UC Irvine Vice Chancellor retracts and apologizes for his official pronouncement on the Rittenhouse verdict

November 23, 2021 • 9:15 am

The other day I posted a statement by the Vice Chancellor for Equity, Diversity & Inclusion and “Chief Diversity Officer” of the University of California at Irvine, who took it upon himself to make an official pronouncement about, and criticism of, the “not guilty on all charges” verdict given to Kyle Rittenhouse. Just to remind you, here’s the statement that Vice Chancellor Douglas Haynes issued to the entire UCI community:

The trial of Kyle Rittenhouse versus the State of Wisconsin concluded earlier today. The jury returned not guilty on all five counts of the original indictment (a sixth count was previously dismissed by the judge), including the murder of two people and the wounding of a third on August 25 in Kenosha, Wisconsin. The relief of the Rittenhouse family in this verdict was met by the heavy burden of the families mourning the absence of loved ones and the continuing trauma of the lone survivor.

The conclusion of this trial does not end the reckoning about systemic racism in the United States. If anything, it has simply made it more legible. Kyle Rittenhouse did not live in Wisconsin, but in Antioch, Illinois. He traveled to Kenosha during protests against police violence in the wake of the shooting of Jacob Blake while in police custody. Blake was shot seven times in the back. The Kenosha event continued protests in response to the killings of George Floyd on May 25, 2020 in Minneapolis and Breonna Taylor in St. Louis on March 13, 2020 in Louisville. These multi-racial protests were grounded in a call for racial justice and the end of police brutality. Rittenhouse imposed himself on the protests in Kenosha. His assistance was not requested. It was as much about resisting the calls of protestors as it was to defend property and render first aid.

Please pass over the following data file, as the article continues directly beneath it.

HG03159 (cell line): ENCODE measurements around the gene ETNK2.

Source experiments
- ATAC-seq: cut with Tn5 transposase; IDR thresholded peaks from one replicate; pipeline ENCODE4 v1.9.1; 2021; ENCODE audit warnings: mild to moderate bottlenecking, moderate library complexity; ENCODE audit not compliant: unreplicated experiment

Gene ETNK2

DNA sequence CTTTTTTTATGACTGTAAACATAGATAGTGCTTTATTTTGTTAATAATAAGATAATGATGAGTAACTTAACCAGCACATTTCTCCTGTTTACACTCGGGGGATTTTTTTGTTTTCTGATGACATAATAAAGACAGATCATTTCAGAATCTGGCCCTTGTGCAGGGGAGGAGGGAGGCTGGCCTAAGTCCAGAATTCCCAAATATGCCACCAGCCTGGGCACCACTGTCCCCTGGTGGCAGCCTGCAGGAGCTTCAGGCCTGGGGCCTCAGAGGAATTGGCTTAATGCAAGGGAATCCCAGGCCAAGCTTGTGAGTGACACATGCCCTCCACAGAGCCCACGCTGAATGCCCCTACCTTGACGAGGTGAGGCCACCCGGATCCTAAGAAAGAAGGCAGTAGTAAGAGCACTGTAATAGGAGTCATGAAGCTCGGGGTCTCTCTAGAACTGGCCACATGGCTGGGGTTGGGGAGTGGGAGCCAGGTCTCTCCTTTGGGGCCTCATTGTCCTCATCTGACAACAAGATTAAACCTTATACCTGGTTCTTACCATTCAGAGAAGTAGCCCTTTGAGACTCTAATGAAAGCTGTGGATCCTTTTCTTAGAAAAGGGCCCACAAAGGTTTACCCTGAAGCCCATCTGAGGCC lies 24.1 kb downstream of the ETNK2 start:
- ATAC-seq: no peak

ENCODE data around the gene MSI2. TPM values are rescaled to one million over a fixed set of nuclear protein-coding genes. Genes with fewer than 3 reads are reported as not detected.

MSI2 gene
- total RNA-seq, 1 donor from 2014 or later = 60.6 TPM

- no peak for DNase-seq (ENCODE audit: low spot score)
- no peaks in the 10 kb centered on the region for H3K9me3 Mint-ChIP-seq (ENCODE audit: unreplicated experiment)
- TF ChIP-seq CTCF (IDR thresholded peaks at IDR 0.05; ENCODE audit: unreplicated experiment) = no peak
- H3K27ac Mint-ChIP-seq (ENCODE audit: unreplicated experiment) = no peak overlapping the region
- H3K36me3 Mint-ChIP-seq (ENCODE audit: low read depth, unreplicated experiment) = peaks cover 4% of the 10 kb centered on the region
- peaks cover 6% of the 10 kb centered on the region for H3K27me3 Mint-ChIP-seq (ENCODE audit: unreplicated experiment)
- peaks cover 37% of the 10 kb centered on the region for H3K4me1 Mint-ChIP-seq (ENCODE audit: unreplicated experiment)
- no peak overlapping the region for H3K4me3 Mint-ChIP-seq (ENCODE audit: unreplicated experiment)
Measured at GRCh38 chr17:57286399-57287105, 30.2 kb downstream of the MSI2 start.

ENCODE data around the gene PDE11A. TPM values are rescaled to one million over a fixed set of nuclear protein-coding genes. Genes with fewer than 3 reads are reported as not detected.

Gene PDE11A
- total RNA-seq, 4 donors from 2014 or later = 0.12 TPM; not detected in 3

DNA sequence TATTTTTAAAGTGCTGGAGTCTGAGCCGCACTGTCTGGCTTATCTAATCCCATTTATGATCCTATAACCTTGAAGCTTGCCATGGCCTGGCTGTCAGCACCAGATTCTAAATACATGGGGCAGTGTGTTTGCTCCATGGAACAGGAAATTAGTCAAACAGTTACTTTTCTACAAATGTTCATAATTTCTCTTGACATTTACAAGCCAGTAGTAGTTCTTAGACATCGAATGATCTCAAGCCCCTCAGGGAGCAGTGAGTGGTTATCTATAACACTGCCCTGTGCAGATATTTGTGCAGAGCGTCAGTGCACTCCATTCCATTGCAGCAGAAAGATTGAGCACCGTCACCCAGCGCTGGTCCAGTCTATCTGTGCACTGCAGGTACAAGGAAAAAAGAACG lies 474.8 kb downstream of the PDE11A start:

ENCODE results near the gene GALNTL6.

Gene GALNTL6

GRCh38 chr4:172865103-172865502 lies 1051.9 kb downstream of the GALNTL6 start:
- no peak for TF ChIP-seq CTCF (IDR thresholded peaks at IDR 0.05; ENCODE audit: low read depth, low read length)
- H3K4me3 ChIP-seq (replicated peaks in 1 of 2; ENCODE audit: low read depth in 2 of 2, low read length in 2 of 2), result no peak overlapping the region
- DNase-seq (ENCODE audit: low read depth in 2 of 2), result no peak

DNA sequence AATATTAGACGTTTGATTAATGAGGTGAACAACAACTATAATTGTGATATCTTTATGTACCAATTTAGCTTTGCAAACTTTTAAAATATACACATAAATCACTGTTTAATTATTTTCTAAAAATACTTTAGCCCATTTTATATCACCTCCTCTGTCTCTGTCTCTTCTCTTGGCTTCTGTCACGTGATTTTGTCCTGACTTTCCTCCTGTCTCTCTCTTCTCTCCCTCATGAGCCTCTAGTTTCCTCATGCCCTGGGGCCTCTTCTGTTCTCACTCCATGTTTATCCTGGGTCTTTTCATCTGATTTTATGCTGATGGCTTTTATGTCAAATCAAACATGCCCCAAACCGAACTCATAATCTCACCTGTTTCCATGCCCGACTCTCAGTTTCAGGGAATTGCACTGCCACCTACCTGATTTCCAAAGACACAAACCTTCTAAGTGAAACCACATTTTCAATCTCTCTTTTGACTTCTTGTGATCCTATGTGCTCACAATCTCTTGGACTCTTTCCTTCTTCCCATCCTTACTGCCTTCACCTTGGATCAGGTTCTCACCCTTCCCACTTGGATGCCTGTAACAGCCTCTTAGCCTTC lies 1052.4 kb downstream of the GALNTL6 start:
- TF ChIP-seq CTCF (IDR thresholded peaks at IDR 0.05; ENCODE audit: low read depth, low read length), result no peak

For this reason, the verdict conveys a chilling message: Neither Black lives nor those of their allies’ matter.

UCI will continue its whole university approach to recognizing and responding to anti-Blackness as an existential threat to our mission as a public research university. Learn more on the UCI Black Thriving Initiative website.

I described why this statement, and similar statements making debatable political, ideological, or moral pronouncements should not be made officially by universities or colleges—either by administrators, departments, or other units of the school. (Such statements should be made privately and emphasized as the personal opinion of individuals.) It has to do with chilling of speech, which has to do with freedom of speech, and you can read more about my views at the original post. The rationale for prohibiting such statements is embodied in the University of Chicago’s “Kalven Report”, passed in 1967.